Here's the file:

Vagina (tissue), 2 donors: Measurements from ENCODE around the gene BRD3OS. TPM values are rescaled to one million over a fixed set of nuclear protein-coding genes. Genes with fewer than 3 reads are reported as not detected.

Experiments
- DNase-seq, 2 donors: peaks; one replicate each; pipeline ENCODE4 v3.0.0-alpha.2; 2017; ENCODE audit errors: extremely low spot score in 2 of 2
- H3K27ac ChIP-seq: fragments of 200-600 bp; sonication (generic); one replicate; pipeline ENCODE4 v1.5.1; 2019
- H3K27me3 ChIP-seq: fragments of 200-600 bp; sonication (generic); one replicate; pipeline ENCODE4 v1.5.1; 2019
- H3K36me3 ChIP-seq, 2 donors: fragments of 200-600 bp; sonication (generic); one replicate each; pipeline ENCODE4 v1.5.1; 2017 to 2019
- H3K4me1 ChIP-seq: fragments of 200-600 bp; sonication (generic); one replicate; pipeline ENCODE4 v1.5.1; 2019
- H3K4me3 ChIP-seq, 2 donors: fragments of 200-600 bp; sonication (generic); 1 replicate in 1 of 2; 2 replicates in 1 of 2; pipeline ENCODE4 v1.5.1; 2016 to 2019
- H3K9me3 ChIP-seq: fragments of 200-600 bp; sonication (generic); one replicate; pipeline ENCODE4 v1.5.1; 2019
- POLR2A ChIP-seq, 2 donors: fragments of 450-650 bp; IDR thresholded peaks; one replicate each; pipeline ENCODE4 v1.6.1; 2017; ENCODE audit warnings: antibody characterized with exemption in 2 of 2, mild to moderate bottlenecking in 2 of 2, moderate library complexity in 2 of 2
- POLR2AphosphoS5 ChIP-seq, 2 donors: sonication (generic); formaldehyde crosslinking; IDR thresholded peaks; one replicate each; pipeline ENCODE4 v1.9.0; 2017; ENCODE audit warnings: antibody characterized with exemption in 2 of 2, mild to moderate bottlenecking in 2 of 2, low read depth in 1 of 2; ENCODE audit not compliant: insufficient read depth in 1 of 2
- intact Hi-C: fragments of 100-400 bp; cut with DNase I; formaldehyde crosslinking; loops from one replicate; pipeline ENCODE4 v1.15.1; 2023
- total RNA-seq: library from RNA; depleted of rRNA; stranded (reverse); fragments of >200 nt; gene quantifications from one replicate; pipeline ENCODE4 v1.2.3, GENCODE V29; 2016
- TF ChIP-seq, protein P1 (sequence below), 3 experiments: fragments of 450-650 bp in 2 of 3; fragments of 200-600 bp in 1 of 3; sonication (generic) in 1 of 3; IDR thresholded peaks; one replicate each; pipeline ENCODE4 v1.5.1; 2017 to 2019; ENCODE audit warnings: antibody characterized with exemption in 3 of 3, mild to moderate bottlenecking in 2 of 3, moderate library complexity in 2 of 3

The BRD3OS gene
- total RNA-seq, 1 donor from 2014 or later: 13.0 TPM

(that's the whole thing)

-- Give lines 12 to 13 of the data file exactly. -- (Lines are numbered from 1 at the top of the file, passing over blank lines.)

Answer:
- intact Hi-C: fragments of 100-400 bp; cut with DNase I; formaldehyde crosslinking; loops from one replicate; pipeline ENCODE4 v1.15.1; 2023
- total RNA-seq: library from RNA; depleted of rRNA; stranded (reverse); fragments of >200 nt; gene quantifications from one replicate; pipeline ENCODE4 v1.2.3, GENCODE V29; 2016